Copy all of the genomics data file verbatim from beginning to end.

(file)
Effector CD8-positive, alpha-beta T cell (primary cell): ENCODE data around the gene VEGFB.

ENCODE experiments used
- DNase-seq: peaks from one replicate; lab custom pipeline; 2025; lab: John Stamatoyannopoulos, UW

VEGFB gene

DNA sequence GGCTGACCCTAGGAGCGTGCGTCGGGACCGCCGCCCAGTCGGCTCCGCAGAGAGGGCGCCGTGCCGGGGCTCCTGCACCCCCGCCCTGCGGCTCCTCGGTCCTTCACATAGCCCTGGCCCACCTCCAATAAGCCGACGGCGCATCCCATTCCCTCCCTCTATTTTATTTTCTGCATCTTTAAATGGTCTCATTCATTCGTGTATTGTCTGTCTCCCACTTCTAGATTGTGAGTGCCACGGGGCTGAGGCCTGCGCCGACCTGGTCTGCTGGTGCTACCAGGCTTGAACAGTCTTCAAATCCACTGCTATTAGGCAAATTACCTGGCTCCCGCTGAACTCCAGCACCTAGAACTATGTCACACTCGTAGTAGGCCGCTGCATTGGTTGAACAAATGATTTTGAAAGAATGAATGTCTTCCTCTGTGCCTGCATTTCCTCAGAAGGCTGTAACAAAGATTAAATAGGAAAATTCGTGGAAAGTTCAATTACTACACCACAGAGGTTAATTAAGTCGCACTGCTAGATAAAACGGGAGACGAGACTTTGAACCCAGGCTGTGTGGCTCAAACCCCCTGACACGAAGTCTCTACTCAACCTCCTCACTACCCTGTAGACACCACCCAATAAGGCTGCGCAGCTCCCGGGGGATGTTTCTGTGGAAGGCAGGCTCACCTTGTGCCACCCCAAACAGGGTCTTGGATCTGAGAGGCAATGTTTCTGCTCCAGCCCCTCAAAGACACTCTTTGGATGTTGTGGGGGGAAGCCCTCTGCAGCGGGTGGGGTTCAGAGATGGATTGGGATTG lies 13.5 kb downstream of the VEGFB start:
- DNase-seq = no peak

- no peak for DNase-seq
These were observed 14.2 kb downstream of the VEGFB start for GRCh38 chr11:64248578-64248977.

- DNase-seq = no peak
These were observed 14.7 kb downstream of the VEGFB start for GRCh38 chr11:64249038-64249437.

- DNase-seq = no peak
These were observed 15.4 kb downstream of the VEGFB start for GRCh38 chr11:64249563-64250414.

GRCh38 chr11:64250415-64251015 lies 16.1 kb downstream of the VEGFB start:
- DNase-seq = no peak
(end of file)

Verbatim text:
Effector CD8-positive, alpha-beta T cell (primary cell): ENCODE data around the gene VEGFB.

ENCODE experiments used
- DNase-seq: peaks from one replicate; lab custom pipeline; 2025; lab: John Stamatoyannopoulos, UW

VEGFB gene

DNA sequence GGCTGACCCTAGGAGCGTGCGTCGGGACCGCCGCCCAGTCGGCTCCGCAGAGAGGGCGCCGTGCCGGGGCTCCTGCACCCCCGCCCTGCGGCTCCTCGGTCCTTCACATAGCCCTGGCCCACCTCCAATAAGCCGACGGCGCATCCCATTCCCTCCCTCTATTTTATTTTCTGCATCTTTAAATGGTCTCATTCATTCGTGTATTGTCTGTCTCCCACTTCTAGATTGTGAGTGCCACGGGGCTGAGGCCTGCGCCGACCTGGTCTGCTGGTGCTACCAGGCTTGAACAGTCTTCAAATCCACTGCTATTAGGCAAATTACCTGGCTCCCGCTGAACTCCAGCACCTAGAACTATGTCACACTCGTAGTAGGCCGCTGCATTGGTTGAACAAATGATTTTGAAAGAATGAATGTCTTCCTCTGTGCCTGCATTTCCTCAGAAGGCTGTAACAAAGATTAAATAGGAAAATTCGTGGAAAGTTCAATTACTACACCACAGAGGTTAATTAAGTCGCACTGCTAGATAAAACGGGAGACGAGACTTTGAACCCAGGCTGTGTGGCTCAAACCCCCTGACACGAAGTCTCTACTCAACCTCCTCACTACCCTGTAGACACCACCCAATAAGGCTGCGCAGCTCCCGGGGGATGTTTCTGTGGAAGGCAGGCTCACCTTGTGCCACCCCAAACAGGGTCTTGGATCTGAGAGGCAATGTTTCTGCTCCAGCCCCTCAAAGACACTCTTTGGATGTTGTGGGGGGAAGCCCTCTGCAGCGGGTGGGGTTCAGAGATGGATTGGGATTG lies 13.5 kb downstream of the VEGFB start:
- DNase-seq = no peak

- no peak for DNase-seq
These were observed 14.2 kb downstream of the VEGFB start for GRCh38 chr11:64248578-64248977.

- DNase-seq = no peak
These were observed 14.7 kb downstream of the VEGFB start for GRCh38 chr11:64249038-64249437.

- DNase-seq = no peak
These were observed 15.4 kb downstream of the VEGFB start for GRCh38 chr11:64249563-64250414.

GRCh38 chr11:64250415-64251015 lies 16.1 kb downstream of the VEGFB start:
- DNase-seq = no peak